When Dr. Mehmet Oz purchased a farmhouse in Montgomery County last year, it raised more questions than it answered. As Oz, the Republican candidate for U.S. Senate, continues to have his residency questioned by critics, the land acquisition came with a $50,000-a-year tax break that has now added fuel to the fire for Democrats looking to label Oz as a carpetbagger that doesn’t care about Pennsylvania – only a Senate seat.
The tax rebate Oz benefits from is designed to encourage the preservation of farm or forestland. However, the program has overwhelmingly benefited wealthy landowners like Oz, and with the Philadelphia Inquirer’s report this week on Oz’s participation in the program, many farmers are taking exception to him allegedly “abusing” the tax break.
“That $50,000 is a transfer of tax liability from him to other members and real estate owners in the township that he lives in,” said Dennis Wolff, former Department of Agriculture Secretary, during a Thursday morning press conference. “Many of them are not worth over $100 million like Dr. Oz. Many of them are living on a fixed income. Many of them go from Social Security check to Social Security check just to pay for their groceries and buy their prescription drugs.”
The Clean & Green Program, originally established under Act 319, the Farmland and Forestland Assessment Act of 1974, is a preferential tax assessment program that bases property taxes on use values rather than fair market value. These assessments are based on the quality of soil and correlate with the potential earnings from the land. In areas such as Montgomery County where development is swallowing up land and increasing property taxes, this program allows farmers to remain profitable and hold back land from development by ensuring them a more favorable property tax assessment.
Lt. Gov. John Fetterman, the Democratic candidate for Senate, was quick to jump on the issue and criticize Oz.
“Dr. Oz, who is worth hundreds of millions of dollars and owns 11 homes around the world … needs to explain to the people of Pennsylvania why he thinks he deserves a $50,000 tax credit that is meant for Pennsylvania’s hard working farmers,” Fetterman said in a statement.
Oz’s campaign has stressed that the tax break is commonly utilized by qualifying landowners. Oz told the Inquirer it’s an inherited property his family has been trying to purchase for a while, and that they plan to preserve the land.
“Dr. Oz purchased the property in Bryn Athyn, where Lisa's family has lived for over 100 years, and inherited the tax credit as part of the purchase,” Brittany Yanick, communications director for Oz, said in a statement. “This is quite the contrast from John Fetterman, who has a history of not paying taxes and has relied on his family to support him into his late 40s.”
The 34-acre property in Lower Moreland Township was purchased for $3.1 million in 2021, just weeks after he launched his Senate campaign. The land has benefited from the Clean and Green program for more than 30 years under the qualification as a “forest reserve.”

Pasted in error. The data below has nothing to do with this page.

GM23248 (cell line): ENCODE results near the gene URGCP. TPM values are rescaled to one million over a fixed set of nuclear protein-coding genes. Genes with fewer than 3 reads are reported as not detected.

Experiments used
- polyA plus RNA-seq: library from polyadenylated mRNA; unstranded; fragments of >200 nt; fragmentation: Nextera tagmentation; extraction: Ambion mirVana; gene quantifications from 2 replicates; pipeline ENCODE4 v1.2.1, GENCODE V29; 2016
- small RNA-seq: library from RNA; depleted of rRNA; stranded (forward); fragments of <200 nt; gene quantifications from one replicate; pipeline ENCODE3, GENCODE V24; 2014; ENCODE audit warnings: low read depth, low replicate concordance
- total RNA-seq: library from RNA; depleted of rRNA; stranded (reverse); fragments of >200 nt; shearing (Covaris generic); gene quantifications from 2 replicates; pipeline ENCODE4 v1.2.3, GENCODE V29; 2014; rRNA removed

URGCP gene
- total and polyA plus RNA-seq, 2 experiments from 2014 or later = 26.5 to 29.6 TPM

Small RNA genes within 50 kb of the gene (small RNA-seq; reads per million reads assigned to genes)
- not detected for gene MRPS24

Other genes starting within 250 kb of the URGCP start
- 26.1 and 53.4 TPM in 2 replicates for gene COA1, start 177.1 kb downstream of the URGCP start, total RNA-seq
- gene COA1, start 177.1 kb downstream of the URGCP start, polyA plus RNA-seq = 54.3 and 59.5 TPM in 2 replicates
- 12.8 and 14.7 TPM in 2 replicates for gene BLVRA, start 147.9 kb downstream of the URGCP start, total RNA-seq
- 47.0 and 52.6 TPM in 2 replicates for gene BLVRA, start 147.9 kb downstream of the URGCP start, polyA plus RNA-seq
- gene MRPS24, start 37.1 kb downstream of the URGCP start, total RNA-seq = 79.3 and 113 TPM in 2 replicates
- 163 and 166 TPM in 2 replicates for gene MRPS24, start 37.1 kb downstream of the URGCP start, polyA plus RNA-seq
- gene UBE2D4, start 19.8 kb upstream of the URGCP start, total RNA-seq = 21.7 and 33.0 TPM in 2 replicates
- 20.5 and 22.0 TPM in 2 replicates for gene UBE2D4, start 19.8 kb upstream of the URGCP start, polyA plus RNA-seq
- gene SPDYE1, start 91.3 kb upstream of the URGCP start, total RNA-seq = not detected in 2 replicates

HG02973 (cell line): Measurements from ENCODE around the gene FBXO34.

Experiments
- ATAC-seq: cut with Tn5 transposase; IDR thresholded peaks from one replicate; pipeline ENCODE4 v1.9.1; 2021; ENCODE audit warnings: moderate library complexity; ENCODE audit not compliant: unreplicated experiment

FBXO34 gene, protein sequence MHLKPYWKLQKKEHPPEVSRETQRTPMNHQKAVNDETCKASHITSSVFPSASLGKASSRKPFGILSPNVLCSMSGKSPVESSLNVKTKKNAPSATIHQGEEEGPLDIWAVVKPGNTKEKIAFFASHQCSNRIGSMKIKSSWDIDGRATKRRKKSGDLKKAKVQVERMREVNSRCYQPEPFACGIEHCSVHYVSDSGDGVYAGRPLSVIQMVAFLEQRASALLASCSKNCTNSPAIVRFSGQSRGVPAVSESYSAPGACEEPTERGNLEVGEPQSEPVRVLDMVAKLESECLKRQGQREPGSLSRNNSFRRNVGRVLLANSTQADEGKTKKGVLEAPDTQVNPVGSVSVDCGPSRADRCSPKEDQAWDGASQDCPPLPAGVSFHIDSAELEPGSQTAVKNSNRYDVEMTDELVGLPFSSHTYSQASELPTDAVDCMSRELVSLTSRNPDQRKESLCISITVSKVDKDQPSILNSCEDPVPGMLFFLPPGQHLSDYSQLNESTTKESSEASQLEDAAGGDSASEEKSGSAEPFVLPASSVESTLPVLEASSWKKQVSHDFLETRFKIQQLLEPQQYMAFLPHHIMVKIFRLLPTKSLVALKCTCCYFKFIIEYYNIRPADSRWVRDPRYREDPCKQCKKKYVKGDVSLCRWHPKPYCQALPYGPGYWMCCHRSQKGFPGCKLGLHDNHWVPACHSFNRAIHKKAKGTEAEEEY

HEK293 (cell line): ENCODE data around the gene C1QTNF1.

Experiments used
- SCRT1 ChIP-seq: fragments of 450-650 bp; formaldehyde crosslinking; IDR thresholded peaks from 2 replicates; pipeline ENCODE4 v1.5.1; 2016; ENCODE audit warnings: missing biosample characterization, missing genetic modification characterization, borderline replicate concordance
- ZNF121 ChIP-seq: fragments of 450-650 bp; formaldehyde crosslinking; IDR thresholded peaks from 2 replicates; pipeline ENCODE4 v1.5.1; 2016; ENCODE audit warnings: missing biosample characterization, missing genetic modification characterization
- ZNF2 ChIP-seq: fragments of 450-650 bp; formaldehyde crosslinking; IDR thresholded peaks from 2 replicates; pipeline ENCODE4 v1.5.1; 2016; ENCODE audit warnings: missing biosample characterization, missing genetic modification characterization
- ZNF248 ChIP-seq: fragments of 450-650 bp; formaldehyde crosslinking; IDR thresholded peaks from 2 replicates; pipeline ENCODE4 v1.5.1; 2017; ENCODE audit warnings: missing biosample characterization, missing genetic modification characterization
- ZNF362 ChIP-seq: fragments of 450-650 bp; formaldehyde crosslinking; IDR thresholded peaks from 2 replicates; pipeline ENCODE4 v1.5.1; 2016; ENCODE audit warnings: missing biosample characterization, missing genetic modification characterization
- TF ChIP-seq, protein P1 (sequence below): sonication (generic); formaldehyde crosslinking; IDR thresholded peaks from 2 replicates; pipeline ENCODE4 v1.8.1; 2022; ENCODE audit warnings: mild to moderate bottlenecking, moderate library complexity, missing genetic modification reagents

When transferring the property to Oz, his family was able to enroll in the program under the promise that they would preserve the forestland. Oz’s “forest reserve,” as it’s defined, is off limits to the public, unlike other Clean and Green agricultural properties which are publicly accessible.
Janet Lewis, a former Bradford County Commissioner who also owns farmland in the county, said Oz’s actions are “a slap in the face to farmers.”
“For him to have the audacity to take advantage of a tax relief program intended to help farmers with large acreage, it's disgusting. It shows that he has no concern nor any interest in Pennsylvania agriculture,” Lewis said at the press conference. “This man could never relate to Pennsylvania agriculture and its community.”
Harold Shaulis, a farmer from Somerset County, said he – “like most Pennsylvania farmers” – is a Republican, but that he’s had to go to the “other side” quite often over the last few years because of untrustworthy candidates.
“My Clean and Green taxation was just over a $1,000 less (than Oz’s), and that was on 360 acres,” Shaulis said. “When I look out the window any place in the house, and I see corn, I see oats, I see hay, I see soybeans. I do not see any mansions.”
Although the farmers emphasized the legality of Oz’s purchase, they didn’t downplay the message it portrayed to their community.
“This is not necessarily a legal issue as much as it is an ethical issue,” Wolff said. “It's very frustrating as a farmer to see someone with that kind of wealth, that kind of net worth and that kind of earning potential using a program designed to help farmers justify what they pay in property taxes.”
Dave Williams, a council member of the National Association of Farm Broadcasters, said this is more of a political hit than a tax controversy. He said the point of the Clean and Green Program is to preserve land but that it’s not limited to just farmers.
“The whole purpose of Clean and Green is to actually preserve open land. Whoever buys it has to understand they can't subdivide it, and if they do, then they have to pay the back taxes for seven years,” Williams told City & State. “If a farmer has a problem (with the law), you need to go about it legislatively and change the system. That's what it is.”